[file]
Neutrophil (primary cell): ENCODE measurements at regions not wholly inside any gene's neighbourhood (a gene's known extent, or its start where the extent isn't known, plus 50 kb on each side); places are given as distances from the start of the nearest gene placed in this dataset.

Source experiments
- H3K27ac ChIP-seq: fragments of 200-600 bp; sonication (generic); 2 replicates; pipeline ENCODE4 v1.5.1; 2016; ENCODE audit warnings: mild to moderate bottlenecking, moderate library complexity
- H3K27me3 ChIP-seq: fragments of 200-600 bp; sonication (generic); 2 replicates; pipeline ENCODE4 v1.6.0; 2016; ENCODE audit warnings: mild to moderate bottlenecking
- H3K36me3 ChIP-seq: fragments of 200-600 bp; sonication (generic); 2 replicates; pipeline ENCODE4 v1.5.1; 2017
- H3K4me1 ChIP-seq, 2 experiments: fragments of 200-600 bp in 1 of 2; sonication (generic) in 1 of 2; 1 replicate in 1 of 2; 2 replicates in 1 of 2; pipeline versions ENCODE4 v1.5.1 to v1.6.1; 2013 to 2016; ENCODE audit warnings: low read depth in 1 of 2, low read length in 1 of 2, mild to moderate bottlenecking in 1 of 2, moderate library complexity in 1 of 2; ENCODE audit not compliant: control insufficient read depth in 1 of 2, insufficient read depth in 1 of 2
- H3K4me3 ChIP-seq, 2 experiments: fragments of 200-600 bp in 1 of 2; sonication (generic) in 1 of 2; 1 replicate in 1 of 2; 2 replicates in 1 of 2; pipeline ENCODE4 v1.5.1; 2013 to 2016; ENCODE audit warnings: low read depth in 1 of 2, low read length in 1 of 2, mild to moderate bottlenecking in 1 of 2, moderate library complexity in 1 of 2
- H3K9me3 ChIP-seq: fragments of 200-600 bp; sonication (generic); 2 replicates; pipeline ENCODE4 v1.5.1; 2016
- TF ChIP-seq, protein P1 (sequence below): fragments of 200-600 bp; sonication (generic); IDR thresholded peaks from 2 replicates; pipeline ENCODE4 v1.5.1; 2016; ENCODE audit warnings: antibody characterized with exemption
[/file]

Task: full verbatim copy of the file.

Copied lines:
Neutrophil (primary cell): ENCODE measurements at regions not wholly inside any gene's neighbourhood (a gene's known extent, or its start where the extent isn't known, plus 50 kb on each side); places are given as distances from the start of the nearest gene placed in this dataset.

Source experiments
- H3K27ac ChIP-seq: fragments of 200-600 bp; sonication (generic); 2 replicates; pipeline ENCODE4 v1.5.1; 2016; ENCODE audit warnings: mild to moderate bottlenecking, moderate library complexity
- H3K27me3 ChIP-seq: fragments of 200-600 bp; sonication (generic); 2 replicates; pipeline ENCODE4 v1.6.0; 2016; ENCODE audit warnings: mild to moderate bottlenecking
- H3K36me3 ChIP-seq: fragments of 200-600 bp; sonication (generic); 2 replicates; pipeline ENCODE4 v1.5.1; 2017
- H3K4me1 ChIP-seq, 2 experiments: fragments of 200-600 bp in 1 of 2; sonication (generic) in 1 of 2; 1 replicate in 1 of 2; 2 replicates in 1 of 2; pipeline versions ENCODE4 v1.5.1 to v1.6.1; 2013 to 2016; ENCODE audit warnings: low read depth in 1 of 2, low read length in 1 of 2, mild to moderate bottlenecking in 1 of 2, moderate library complexity in 1 of 2; ENCODE audit not compliant: control insufficient read depth in 1 of 2, insufficient read depth in 1 of 2
- H3K4me3 ChIP-seq, 2 experiments: fragments of 200-600 bp in 1 of 2; sonication (generic) in 1 of 2; 1 replicate in 1 of 2; 2 replicates in 1 of 2; pipeline ENCODE4 v1.5.1; 2013 to 2016; ENCODE audit warnings: low read depth in 1 of 2, low read length in 1 of 2, mild to moderate bottlenecking in 1 of 2, moderate library complexity in 1 of 2
- H3K9me3 ChIP-seq: fragments of 200-600 bp; sonication (generic); 2 replicates; pipeline ENCODE4 v1.5.1; 2016
- TF ChIP-seq, protein P1 (sequence below): fragments of 200-600 bp; sonication (generic); IDR thresholded peaks from 2 replicates; pipeline ENCODE4 v1.5.1; 2016; ENCODE audit warnings: antibody characterized with exemption